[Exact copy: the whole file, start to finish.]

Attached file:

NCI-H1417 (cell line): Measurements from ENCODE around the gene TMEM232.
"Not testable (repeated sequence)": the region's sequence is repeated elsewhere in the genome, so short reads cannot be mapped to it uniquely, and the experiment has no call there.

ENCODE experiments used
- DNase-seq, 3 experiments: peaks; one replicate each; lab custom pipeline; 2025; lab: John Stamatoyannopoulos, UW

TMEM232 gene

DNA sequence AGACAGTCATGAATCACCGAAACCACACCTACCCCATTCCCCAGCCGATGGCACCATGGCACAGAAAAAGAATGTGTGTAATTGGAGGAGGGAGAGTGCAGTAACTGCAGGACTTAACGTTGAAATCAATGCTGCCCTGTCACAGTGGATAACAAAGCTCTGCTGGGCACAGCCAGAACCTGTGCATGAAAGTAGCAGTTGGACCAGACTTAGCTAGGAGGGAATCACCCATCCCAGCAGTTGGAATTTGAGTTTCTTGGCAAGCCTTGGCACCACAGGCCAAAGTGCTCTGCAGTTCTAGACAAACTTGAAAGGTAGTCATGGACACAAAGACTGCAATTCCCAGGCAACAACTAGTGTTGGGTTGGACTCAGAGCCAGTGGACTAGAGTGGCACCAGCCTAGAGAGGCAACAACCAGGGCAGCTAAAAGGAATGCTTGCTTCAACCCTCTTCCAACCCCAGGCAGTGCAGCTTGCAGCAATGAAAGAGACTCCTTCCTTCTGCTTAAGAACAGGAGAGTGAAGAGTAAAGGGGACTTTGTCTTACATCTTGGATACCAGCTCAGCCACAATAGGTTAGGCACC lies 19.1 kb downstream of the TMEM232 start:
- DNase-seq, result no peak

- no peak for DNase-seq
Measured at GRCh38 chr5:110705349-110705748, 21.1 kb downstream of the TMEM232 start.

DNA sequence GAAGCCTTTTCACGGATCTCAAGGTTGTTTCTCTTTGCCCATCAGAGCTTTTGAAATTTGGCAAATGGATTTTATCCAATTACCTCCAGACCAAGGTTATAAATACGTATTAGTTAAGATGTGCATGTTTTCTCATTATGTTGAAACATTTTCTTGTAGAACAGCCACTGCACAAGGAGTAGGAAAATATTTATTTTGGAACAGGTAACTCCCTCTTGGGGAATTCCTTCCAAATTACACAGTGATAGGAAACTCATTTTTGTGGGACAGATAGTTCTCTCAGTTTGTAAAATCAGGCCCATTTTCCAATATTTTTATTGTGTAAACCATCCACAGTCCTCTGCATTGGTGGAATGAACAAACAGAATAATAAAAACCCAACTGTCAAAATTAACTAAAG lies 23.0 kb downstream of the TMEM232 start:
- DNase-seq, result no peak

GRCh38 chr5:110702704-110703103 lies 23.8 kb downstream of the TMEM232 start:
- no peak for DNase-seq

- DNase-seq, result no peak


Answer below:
NCI-H1417 (cell line): Measurements from ENCODE around the gene TMEM232.
"Not testable (repeated sequence)": the region's sequence is repeated elsewhere in the genome, so short reads cannot be mapped to it uniquely, and the experiment has no call there.

ENCODE experiments used
- DNase-seq, 3 experiments: peaks; one replicate each; lab custom pipeline; 2025; lab: John Stamatoyannopoulos, UW

TMEM232 gene

DNA sequence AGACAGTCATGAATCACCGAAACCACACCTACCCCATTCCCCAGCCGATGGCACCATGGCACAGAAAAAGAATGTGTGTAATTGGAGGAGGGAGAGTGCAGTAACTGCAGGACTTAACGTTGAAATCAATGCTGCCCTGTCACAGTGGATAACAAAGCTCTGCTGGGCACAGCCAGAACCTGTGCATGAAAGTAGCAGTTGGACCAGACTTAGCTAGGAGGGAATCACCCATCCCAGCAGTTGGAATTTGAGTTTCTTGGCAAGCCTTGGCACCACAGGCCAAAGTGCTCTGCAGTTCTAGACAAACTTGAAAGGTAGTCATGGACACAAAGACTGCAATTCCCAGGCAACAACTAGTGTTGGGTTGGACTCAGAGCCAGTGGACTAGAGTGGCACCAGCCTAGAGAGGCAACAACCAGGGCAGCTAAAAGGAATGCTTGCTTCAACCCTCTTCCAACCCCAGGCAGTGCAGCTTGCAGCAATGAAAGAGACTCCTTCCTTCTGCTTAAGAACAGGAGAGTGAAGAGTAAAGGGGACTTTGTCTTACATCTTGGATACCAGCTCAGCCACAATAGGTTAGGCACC lies 19.1 kb downstream of the TMEM232 start:
- DNase-seq, result no peak

- no peak for DNase-seq
Measured at GRCh38 chr5:110705349-110705748, 21.1 kb downstream of the TMEM232 start.

DNA sequence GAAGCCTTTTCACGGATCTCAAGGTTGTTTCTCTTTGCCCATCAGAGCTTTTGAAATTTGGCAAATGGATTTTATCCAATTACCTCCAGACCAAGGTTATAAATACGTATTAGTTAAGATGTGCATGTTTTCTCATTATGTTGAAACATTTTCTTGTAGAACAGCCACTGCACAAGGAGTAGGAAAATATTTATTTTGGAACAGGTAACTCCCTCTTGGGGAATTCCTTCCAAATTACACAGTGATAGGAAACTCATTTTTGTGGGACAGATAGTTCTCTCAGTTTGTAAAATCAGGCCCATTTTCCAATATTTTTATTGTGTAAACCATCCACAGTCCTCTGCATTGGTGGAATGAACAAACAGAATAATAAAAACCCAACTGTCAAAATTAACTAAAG lies 23.0 kb downstream of the TMEM232 start:
- DNase-seq, result no peak

GRCh38 chr5:110702704-110703103 lies 23.8 kb downstream of the TMEM232 start:
- no peak for DNase-seq

- DNase-seq, result no peak